By Jason Weiss
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Extra resources for Writing at risk: interviews in Paris with uncommon writers
Christianity is guilty of leading a campaign against this idea. ' " One should live by way of this idea of suicide. " JW: Even in your most recent writings you've written about suicide. " For me, everything that I've experienced in this life is contained in that phrase. JW: But you were considering suicide when you yourself were quite young. What made you decide to go on? Page 21 EMC: Because I considered life as a delaying of suicide. I had thought I wasn't going to live past thirty. But it wasn't from cowardice, I was always postponing my suicide, see.
When one reads the letters he wrote at the same time, one sees that he's pitiful, it's very touching, Page 4 like a character out of Chekhov. I was attached to him in my youth, but not later on. He's a great writer, though, a great stylist. JW: Yet critics often compare you to him, saying you follow in his tracks. EMC: No, that's a mistake, I think. But it is obvious that his way of writing made an impression on me. He had things that other Germans didn't, because he read a lot of the French writers.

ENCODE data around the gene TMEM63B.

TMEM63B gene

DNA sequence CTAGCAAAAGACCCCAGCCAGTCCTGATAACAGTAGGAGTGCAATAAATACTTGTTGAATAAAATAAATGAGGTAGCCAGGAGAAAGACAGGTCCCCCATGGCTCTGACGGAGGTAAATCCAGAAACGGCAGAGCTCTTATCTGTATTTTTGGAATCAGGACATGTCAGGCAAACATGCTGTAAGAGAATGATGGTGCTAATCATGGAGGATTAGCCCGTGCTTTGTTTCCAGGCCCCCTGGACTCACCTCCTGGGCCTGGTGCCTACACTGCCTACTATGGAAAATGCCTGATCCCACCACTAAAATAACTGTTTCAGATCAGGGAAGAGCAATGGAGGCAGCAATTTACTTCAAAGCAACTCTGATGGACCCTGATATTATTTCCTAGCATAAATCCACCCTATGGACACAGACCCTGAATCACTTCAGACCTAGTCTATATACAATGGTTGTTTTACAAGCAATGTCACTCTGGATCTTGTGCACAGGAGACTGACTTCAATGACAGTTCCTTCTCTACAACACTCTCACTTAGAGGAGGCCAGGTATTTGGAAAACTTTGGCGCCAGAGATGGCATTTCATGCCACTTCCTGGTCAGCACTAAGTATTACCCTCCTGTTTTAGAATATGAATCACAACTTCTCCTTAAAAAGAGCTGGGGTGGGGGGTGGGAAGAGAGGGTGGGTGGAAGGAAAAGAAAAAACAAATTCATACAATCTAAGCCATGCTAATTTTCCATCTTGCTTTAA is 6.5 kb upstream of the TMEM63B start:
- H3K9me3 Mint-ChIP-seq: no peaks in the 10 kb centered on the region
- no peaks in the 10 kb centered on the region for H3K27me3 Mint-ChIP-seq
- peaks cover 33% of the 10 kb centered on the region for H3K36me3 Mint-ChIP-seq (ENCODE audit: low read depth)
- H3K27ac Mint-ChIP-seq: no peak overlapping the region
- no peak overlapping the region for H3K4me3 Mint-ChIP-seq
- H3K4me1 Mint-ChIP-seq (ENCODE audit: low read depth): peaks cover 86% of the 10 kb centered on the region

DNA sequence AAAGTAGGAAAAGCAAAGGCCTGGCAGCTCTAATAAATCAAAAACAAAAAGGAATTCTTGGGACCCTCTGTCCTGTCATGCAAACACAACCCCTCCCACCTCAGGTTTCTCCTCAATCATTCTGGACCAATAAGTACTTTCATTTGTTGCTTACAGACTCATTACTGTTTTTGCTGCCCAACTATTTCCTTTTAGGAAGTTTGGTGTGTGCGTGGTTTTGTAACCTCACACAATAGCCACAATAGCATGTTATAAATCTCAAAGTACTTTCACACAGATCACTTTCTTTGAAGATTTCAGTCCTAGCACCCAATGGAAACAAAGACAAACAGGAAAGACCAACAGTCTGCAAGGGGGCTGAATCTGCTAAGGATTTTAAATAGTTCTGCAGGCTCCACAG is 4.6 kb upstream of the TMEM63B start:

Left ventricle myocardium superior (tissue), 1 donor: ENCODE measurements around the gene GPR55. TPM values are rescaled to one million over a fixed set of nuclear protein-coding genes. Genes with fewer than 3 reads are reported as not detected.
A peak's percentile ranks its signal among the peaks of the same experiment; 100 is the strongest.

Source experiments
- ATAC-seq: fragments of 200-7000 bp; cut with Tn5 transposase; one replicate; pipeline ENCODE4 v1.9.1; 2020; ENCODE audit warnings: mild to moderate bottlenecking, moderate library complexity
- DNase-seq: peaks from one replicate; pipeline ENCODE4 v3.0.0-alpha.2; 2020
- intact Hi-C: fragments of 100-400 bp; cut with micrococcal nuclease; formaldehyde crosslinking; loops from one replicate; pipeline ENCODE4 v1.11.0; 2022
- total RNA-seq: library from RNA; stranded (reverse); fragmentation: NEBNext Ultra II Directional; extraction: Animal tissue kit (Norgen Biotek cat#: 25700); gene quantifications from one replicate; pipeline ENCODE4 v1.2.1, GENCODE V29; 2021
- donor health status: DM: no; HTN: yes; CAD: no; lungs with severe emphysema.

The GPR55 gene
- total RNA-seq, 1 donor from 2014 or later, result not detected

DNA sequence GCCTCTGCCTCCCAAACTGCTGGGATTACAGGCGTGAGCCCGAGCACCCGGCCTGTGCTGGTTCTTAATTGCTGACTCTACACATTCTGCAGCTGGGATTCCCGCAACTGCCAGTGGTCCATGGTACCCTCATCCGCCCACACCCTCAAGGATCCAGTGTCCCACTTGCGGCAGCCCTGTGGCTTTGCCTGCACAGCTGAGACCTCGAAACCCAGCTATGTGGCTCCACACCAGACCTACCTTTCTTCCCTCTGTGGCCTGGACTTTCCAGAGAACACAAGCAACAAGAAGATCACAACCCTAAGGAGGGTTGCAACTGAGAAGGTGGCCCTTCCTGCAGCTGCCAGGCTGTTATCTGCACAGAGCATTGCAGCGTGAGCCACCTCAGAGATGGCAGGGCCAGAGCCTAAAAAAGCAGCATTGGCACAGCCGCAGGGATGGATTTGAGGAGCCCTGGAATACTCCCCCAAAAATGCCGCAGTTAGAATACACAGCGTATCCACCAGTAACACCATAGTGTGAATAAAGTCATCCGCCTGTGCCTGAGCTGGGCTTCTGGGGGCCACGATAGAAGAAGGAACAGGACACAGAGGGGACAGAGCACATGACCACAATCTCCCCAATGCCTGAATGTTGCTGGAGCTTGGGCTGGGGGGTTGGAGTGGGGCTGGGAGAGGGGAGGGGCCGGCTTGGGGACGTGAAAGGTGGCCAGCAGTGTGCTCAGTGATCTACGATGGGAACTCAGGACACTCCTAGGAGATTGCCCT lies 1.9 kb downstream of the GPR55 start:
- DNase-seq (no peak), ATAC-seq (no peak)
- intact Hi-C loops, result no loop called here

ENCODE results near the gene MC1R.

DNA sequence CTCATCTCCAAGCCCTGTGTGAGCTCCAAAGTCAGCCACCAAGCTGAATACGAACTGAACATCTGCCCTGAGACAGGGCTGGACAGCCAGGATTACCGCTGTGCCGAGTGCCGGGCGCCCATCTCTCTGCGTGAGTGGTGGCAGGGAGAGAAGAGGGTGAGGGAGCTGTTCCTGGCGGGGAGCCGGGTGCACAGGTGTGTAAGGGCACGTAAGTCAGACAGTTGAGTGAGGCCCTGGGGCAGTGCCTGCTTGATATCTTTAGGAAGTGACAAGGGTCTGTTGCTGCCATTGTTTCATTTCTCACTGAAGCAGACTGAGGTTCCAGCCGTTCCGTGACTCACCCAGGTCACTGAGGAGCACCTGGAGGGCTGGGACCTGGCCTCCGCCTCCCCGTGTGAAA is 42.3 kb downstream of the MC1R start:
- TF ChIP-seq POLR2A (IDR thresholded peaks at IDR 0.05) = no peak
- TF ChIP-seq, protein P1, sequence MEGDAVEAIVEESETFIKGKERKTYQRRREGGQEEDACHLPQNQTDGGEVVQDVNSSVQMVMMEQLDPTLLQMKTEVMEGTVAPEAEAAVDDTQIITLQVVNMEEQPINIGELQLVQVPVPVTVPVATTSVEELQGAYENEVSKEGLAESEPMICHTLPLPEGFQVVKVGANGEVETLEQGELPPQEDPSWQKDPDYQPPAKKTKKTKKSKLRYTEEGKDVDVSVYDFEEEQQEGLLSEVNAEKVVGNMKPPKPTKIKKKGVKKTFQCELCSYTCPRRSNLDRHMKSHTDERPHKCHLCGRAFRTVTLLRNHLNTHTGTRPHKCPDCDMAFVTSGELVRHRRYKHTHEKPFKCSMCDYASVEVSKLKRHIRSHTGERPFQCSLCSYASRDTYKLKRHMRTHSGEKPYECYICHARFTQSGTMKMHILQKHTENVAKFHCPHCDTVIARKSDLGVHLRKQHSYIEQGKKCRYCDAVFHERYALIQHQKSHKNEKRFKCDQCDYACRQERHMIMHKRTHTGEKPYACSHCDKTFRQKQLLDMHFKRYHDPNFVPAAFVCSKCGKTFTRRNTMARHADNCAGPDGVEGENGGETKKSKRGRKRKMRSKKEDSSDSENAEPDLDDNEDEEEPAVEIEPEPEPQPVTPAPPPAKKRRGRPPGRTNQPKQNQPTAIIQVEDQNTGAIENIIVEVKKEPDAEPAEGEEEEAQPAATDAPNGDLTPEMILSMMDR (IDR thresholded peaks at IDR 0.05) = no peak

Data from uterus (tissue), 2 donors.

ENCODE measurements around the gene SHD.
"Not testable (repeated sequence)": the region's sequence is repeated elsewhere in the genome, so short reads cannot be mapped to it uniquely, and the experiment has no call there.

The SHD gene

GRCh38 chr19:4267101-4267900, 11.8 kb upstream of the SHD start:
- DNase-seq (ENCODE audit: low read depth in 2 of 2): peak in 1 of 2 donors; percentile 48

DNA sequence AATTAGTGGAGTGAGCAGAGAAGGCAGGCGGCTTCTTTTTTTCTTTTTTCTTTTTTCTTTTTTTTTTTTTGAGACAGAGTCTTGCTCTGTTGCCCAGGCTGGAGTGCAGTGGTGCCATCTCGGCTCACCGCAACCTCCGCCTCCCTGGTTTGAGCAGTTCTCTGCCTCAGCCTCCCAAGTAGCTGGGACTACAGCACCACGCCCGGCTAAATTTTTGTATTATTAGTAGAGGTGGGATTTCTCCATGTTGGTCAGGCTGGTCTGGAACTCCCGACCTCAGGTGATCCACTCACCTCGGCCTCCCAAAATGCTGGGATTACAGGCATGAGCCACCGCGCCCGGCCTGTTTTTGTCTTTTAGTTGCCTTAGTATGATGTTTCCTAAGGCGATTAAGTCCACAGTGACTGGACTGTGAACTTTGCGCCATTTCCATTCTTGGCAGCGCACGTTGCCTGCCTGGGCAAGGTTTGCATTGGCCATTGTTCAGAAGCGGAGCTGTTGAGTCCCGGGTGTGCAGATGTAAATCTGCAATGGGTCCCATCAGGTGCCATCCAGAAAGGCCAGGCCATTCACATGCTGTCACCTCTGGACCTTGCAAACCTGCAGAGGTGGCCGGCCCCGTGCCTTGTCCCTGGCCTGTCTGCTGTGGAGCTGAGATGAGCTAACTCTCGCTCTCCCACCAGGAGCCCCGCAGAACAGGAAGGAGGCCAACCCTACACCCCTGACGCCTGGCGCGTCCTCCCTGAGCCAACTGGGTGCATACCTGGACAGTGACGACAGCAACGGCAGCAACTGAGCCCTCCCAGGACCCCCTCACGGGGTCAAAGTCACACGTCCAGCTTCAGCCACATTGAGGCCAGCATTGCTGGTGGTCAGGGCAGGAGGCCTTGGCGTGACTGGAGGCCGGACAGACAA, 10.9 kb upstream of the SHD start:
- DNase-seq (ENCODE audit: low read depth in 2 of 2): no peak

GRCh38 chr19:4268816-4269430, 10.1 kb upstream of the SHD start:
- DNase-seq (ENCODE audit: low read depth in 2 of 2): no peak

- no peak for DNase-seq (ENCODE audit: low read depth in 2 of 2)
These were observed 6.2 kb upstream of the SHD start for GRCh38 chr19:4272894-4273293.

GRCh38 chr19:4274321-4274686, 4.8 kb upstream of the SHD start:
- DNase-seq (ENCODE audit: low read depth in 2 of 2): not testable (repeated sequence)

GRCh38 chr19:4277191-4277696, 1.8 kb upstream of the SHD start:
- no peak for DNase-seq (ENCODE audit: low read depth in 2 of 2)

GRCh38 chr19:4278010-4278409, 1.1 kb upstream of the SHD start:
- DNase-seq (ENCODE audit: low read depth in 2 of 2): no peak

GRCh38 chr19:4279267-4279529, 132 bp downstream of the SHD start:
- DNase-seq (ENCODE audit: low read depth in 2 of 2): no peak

And so I came to France in '37, I was twenty-six, Page 13 and instead of setting about to write in French, I wrote in Rumanian up until '47, but without publishing anything. I wrote lots of things. Then I was in a village in Normandy in 1947 and I was translating Mallarmé into Rumanian. All of a sudden it struck me that this made no sense. I'm in France, I'm not a poet to begin with, I translate poorly, why am I doing this? I didn't want to go back to my own country. And that was a sort of illumination.